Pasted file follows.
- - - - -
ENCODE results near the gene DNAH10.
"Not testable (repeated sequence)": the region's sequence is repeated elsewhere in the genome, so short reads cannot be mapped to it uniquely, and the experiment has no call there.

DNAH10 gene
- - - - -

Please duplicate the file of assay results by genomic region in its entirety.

ENCODE results near the gene DNAH10.
"Not testable (repeated sequence)": the region's sequence is repeated elsewhere in the genome, so short reads cannot be mapped to it uniquely, and the experiment has no call there.

DNAH10 gene